Think Learning English is Easy? Think Again.
There is a general misconception about the #English_language: that it's one of the easiest languages to learn. This assumption probably comes from the fact that English has become the global language by default, the official language of international trade, economy, law, political treaties, education, entertainment, and so on. Today, 20% of the world population speaks English (although less than 5% are native English speakers).
But hold up! This doesn't mean that #learning_English is an easy thing to accomplish!
On the contrary. Here is why.
Irregular spelling & pronunciation
Most native English speakers don't realize this, but #English_spelling and pronunciation is extremely irregular and unpredictable. Take words like ‘dough’, ‘tough’ and ‘bough’—they all have the same spelling, but are pronounced completely differently. Not easy for people learning English as a second language! (#ESL).
Or, as shown here in the image to the left, notice that in 'Pacific Ocean', each 'c' is pronounced differently.
If English had a completely regular spelling system, as Finnish and Korean do, it would have no more than 44 spelling. Learning to read and write English is exceptionally difficult because it has 185 spellings for 44 sounds (source: English Spelling Society).
Another reason is that English has a peculiarity: the phenomenon of phrasal verbs—a verb whose meaning is changed by a small word added to it. Language and communication consultant Vyvyan Evans explains: ''Take the verb ‘run’ for example. We can ‘run over’ someone, have a ‘run in,' we can ‘run something down,’ or ‘run up a bill,' or even ‘run something by someone.’ On each occasion, when you add a word like ‘in’ or ‘over’, you’re changing the meaning—and it often seems to be with no rhyme or reason.''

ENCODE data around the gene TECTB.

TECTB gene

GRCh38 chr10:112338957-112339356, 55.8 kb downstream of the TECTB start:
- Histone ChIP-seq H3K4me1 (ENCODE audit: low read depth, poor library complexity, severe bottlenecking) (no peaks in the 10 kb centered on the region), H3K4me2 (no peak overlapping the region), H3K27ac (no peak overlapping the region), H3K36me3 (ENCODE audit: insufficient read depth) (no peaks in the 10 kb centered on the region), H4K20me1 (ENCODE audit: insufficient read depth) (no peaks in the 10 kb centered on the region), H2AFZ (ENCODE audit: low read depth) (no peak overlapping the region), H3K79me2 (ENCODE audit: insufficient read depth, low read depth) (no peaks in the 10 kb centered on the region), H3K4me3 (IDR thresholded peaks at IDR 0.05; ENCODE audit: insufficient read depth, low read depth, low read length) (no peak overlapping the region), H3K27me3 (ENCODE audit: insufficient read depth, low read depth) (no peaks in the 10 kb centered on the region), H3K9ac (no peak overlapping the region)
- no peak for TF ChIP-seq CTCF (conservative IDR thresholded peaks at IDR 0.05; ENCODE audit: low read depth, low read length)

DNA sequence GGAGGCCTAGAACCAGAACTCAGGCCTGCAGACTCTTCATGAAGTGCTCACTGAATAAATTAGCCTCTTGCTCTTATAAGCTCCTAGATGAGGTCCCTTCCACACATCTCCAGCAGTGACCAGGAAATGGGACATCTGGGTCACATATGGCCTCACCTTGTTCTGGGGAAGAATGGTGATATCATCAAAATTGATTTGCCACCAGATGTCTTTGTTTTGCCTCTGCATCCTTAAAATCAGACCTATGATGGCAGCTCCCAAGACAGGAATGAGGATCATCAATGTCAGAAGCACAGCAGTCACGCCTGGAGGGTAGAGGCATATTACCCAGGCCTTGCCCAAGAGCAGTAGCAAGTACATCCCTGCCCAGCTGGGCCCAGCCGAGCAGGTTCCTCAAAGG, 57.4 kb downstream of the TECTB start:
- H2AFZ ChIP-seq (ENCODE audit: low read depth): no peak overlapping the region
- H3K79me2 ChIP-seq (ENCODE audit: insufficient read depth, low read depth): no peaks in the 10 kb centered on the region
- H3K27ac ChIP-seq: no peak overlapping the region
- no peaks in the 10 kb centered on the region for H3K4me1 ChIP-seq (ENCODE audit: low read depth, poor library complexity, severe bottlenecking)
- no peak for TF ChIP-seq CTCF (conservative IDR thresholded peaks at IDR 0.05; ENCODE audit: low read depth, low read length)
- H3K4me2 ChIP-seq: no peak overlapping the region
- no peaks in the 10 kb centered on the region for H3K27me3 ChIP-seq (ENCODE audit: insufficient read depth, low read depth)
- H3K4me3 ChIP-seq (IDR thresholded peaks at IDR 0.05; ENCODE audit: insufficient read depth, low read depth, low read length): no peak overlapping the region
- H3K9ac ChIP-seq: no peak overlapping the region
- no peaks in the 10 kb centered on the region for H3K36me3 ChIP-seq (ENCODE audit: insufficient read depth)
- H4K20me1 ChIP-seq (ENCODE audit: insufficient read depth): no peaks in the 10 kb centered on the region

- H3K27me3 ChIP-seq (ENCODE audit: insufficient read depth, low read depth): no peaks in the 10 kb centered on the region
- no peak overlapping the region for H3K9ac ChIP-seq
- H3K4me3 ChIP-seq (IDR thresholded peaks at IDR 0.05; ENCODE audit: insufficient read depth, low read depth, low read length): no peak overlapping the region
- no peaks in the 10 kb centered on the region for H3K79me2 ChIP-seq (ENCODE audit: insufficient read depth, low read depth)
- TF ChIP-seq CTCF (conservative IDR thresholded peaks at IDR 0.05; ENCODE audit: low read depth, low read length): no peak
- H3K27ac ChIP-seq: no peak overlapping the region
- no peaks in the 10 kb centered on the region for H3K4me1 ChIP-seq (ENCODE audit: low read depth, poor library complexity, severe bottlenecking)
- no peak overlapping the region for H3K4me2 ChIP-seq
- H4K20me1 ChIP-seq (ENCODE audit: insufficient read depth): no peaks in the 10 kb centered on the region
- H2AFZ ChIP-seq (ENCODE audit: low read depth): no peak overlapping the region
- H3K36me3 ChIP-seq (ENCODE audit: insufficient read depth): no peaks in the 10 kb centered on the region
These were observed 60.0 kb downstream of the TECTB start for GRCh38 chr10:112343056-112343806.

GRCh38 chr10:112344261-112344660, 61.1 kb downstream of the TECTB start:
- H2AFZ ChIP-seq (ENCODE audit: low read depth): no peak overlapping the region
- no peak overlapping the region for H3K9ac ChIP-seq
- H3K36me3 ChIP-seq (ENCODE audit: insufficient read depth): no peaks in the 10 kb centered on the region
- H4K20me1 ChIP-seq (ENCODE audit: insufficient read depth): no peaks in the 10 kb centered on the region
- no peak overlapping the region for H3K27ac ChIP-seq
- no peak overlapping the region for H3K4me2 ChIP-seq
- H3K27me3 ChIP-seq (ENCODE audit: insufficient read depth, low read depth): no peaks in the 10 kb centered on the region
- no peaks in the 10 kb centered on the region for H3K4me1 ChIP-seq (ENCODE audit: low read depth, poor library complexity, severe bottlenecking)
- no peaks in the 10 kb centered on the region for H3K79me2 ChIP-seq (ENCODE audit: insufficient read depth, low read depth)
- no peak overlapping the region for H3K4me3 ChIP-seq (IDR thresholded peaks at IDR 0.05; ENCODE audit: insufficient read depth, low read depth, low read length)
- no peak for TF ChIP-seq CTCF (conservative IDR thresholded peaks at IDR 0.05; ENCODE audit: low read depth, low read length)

The importance of language immersion
So, now knowing that English is a very difficult language to learn, the importance of #language_immersion becomes even clearer: as you practice speaking English, all that irregular spelling and pronunciation gradually come together, and that strange grammar starts to make sense. This is why we created the #OCTB platform: so that anyone who wants to learn English (or any other language) can practice it in real time with native speakers, wherever in the world either party may be. This year, we introduced this #language_exchange to high schools, so that #K12 students can get that one-on-one interaction that is vital in language learning.